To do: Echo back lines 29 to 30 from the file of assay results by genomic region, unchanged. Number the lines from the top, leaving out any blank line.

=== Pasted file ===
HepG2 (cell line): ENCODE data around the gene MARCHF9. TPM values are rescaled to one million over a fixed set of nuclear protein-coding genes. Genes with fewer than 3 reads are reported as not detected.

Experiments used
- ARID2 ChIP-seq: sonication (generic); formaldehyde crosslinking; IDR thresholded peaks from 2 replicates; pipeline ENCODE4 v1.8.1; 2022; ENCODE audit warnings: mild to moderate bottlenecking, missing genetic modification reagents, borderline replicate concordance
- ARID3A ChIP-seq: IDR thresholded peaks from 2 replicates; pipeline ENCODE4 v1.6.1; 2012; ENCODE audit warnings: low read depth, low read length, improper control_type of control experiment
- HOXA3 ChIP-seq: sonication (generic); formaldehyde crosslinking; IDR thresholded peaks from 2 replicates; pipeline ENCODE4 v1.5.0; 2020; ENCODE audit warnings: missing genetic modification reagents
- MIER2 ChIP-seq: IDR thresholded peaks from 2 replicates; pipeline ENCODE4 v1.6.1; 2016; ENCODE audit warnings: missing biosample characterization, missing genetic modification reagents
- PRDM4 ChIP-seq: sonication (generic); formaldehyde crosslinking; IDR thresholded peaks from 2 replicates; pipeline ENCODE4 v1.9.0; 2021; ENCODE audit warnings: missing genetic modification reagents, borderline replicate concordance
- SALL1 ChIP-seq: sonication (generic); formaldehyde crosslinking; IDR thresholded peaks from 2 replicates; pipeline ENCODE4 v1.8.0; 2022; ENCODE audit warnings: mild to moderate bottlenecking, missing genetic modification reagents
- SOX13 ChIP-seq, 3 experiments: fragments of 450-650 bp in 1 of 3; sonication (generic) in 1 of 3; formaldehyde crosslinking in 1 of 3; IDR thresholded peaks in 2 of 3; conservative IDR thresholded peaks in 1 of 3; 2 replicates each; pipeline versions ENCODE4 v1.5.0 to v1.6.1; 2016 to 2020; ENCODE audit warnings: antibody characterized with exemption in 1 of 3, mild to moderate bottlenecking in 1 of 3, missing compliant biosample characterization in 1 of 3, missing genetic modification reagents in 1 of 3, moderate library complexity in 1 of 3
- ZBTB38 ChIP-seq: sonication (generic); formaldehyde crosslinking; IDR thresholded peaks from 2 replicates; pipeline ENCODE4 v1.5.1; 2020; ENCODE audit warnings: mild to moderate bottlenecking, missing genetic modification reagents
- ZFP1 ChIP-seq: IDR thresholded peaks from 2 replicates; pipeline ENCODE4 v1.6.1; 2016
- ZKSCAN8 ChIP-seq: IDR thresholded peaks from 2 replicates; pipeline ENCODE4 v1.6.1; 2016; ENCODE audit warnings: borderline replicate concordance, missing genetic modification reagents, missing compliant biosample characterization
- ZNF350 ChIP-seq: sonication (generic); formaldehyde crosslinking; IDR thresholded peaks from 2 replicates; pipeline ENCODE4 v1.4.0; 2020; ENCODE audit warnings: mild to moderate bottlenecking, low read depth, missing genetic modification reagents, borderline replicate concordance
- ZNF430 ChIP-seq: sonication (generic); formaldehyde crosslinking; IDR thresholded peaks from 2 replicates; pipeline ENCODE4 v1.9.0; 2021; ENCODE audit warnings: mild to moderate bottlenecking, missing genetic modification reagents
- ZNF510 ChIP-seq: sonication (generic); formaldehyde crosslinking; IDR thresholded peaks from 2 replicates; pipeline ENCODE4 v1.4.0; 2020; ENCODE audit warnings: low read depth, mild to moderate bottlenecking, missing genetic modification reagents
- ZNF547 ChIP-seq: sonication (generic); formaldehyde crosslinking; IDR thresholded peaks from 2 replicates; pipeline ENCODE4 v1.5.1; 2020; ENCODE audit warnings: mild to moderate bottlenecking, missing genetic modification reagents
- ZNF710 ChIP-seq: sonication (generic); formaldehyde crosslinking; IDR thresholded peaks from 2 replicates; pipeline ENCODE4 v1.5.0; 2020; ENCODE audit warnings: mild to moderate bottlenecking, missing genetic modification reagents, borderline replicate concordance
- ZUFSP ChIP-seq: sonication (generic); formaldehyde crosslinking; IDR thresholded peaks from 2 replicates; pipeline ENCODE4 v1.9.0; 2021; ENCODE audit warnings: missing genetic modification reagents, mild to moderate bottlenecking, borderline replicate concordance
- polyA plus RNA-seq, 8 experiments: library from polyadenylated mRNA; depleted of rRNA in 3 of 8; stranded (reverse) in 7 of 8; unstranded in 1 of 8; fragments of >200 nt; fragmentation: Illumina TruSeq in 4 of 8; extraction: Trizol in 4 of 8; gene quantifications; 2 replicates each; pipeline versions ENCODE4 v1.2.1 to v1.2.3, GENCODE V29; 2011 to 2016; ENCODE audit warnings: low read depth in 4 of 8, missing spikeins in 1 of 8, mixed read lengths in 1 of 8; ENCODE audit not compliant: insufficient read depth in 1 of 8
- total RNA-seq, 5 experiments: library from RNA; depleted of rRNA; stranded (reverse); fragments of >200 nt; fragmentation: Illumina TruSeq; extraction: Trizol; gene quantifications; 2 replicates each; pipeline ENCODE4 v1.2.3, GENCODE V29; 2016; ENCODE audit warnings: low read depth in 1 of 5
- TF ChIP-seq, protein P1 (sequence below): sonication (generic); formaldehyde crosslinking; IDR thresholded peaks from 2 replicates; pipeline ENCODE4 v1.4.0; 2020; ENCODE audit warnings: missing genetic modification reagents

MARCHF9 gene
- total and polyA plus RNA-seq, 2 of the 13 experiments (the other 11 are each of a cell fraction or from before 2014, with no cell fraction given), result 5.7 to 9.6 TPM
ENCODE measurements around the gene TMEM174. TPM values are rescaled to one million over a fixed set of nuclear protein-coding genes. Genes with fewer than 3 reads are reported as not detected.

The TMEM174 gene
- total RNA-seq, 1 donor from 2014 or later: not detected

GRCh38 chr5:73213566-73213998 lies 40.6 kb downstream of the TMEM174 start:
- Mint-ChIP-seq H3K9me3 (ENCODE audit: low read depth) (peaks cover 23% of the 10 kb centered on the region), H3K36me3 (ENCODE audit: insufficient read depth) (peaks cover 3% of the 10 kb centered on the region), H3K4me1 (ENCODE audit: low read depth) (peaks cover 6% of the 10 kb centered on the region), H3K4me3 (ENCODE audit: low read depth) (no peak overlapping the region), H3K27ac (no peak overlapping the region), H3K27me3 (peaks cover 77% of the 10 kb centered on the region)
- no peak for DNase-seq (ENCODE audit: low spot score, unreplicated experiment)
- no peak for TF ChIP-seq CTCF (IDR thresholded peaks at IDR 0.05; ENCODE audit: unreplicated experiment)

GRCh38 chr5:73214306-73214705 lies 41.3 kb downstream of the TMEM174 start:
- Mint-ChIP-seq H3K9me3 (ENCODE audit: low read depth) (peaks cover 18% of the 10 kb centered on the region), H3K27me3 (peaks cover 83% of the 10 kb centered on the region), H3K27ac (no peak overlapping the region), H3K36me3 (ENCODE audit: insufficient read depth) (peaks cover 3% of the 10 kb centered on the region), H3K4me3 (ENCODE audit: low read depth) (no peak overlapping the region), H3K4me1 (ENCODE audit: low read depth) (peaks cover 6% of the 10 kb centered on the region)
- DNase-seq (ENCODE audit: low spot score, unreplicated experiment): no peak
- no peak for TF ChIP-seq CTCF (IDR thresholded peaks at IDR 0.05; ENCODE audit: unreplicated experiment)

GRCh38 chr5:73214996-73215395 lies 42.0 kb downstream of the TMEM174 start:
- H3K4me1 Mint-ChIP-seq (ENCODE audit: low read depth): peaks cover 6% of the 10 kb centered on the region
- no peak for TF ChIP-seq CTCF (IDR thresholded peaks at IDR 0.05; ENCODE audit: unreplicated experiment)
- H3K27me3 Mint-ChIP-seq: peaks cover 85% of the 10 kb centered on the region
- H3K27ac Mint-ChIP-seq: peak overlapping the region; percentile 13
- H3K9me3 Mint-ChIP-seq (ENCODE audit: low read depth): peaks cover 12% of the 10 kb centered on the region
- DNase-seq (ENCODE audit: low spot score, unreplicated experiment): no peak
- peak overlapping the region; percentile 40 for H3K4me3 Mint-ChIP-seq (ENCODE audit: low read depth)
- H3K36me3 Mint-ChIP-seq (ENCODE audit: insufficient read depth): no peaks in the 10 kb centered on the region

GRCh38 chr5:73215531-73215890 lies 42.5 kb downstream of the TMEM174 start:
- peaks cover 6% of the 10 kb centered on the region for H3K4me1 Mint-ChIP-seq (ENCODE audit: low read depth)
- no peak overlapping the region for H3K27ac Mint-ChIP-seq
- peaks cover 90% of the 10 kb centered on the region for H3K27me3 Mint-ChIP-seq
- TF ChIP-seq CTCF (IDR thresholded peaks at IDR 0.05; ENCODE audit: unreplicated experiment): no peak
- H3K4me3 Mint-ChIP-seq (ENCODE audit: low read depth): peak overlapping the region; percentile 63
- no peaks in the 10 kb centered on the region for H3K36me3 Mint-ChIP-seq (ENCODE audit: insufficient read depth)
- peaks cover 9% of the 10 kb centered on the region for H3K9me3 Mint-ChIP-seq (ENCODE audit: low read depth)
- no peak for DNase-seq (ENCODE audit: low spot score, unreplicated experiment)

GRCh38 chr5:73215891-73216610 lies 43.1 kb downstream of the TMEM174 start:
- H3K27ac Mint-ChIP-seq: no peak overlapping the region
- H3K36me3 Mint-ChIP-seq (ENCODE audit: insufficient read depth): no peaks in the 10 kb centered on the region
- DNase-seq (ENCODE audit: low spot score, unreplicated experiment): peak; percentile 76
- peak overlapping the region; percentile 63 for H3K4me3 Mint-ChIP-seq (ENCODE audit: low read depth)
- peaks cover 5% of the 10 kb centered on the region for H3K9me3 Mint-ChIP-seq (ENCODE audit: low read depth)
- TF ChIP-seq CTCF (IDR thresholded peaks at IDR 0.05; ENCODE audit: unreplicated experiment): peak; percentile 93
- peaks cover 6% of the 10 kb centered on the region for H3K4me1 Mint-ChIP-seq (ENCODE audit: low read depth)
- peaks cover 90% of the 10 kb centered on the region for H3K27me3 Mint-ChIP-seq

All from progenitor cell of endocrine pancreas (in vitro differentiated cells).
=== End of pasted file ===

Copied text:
- no peak for DNase-seq (ENCODE audit: low spot score, unreplicated experiment)
- no peak for TF ChIP-seq CTCF (IDR thresholded peaks at IDR 0.05; ENCODE audit: unreplicated experiment)